4 places where you should not swim this summer

WE'VE shared this list with you before.

But with a spate of drownings and near-drownings in recent weeks, and with another heatwave upon us, we thought it was timely to share this information again.

Yes it's hot and many people will be grabbing their swimsuits in towels and heading for a swim in order to beat the heat.

However, there are some places that are not recommended for a summer splash.

 

Bexhill Quarry in 2010 showing the break in the fence, used to gain entry to the water.
Photo The Northern Star Archives
Bexhill Quarry in 2010 showing the break in the fence, used to gain entry to the water. Photo The Northern Star Archives The Northern Star Archives

Bexhill Quarry

The cobalt blue water and cliff face makes the swimming hole at the former Bexhill Brickworks look very appealing, which is probably why people regularly ignore the 'no swimming' sign - and pull away the fence to gain access.

But chemical analysis of the water by Southern Cross University revealed swimmers are putting themselves at peril.

In 2002 tests revealed the water's pH level was almost as acidic as vinegar, with aluminium levels 2500 times greater than the Australian guidelines.

Then in 2010 tests revealed the levels had dropped from the previous results, but were still very high - the water then recorded a pH level of 3.98, well below National Health and Medical Research Council recreational guidelines of between 6.5 and 8.5, meaning it was highly acidic.

Tests undertaken again in 2014 found that the pH levels at 3.83, and the aluminium levels at 1.052mg per litre since 2002 - still considerably higher than the Australian standard of 0.200mg of aluminium per litre.

Now Crown land, the NSW Department of Lands and Lismore City Council have always warned locals against swimming in the waterhole, but that doesn't stop everyone.

 

POLICE at the scene of an accident involving a swimmer at Dalwood Falls, Alstonville.

Photo Rodney Stevens / The Northern Star
POLICE at the scene of an accident involving a swimmer at Dalwood Falls, Alstonville. Photo Rodney Stevens / The Northern Star Rebecca Lolback

Dalwood Falls

In January 2014, a 31-year-old Queensland man died when he jumped from a tree above the swimming hole.

It was the second fatality at the site after another man had died over 20 years ago.

Emergency Services and Police told Ballina Shire Council there had been several potentially serious spinal injuries over the years.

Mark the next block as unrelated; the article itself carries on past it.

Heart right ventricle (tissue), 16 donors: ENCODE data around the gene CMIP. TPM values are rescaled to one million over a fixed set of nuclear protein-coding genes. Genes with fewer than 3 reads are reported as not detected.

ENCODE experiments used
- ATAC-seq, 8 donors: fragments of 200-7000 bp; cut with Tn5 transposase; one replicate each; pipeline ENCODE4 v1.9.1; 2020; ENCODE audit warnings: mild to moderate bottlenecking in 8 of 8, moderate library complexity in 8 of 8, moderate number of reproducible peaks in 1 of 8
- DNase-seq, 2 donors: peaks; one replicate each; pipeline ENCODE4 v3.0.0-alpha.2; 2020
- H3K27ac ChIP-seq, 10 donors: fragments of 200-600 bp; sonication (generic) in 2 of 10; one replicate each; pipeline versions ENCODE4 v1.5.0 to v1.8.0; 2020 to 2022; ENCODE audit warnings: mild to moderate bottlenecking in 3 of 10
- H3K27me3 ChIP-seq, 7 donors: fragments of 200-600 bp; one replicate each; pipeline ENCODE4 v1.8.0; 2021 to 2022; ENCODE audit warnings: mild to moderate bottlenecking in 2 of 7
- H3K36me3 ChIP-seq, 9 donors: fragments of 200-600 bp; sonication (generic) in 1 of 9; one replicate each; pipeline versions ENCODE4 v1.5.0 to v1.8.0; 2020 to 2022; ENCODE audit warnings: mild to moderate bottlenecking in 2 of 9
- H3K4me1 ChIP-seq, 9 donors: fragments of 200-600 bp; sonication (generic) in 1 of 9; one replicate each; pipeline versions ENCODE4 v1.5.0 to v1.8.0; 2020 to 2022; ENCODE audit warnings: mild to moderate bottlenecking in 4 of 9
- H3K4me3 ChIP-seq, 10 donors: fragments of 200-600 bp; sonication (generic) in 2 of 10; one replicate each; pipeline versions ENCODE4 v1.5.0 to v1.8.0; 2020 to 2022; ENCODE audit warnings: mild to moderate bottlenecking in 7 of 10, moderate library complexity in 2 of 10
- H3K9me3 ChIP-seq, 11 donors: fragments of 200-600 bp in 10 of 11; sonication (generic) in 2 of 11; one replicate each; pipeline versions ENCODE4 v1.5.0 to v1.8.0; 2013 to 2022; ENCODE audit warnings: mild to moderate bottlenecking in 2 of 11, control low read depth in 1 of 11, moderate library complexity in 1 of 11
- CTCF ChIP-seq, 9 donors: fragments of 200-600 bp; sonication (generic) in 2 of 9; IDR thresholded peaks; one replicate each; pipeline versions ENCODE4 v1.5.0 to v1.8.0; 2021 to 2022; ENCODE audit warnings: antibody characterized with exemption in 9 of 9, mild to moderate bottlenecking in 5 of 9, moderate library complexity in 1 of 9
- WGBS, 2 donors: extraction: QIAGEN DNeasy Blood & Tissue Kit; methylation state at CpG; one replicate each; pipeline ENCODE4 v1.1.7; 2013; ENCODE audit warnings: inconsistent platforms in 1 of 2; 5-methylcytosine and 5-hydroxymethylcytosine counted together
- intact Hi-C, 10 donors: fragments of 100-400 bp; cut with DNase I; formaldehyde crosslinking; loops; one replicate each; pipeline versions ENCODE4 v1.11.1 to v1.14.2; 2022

Council acted following the 2014 death, and signage and fencing now exists at the formerly popular waterfalls, warning people not to swim there.

Rileys Hill Quarry

In November 2015 the popular swimming hole near Broadwater was fenced off to the public after the Department of Primary Industries deemed it unsafe.

 

Police divers make their way to the waterhole at Hanging Rock Falls at Wadeville near Kyogle where a fourteen year old QLD boy failed to resurface during an end of season football outing. The boy's body was recovered later that morning. 31st October 2010. CATHY ADAMS/ THE NORTHERN STAR
Police divers make their way to the waterhole at Hanging Rock Falls at Wadeville near Kyogle where a fourteen year old QLD boy failed to resurface during an end of season football outing. The boy's body was recovered later that morning. 31st October 2010. CATHY ADAMS/ THE NORTHERN STAR CATHY ADAMS

Hanging Rock Falls

In January 2015, a 19-year-old Illawarra man drowned while swimming at Hanging Rock Falls near Nimbin.

A 14-year-old boy died at the same waterhole in 2010.

Additional signs warning visitors of the dangers of swimming at Hanging Rock Falls were installed after the 2015 incident.

Police warning on unofficial swimming spots

Police have always warned people off swimming at popular waterholes around the region, after a number of deaths, and many non-fatal incidents they've had to attend to.

In November 2015, Lismore police inspector Nicole Bruce said people need to be conscious of the dangers associated with swimming in waterholes.

Insp Bruce said officers had attended a number of fatalities at several waterholes around the region in recent years.

"Waterholes are highly dangerous areas to be swimming in," she said.

"You don't know what's underneath the surface of the water and the conditions change constantly.

"Waterholes are often in an isolated area and if anyone gets into trouble help is often a great distance away."



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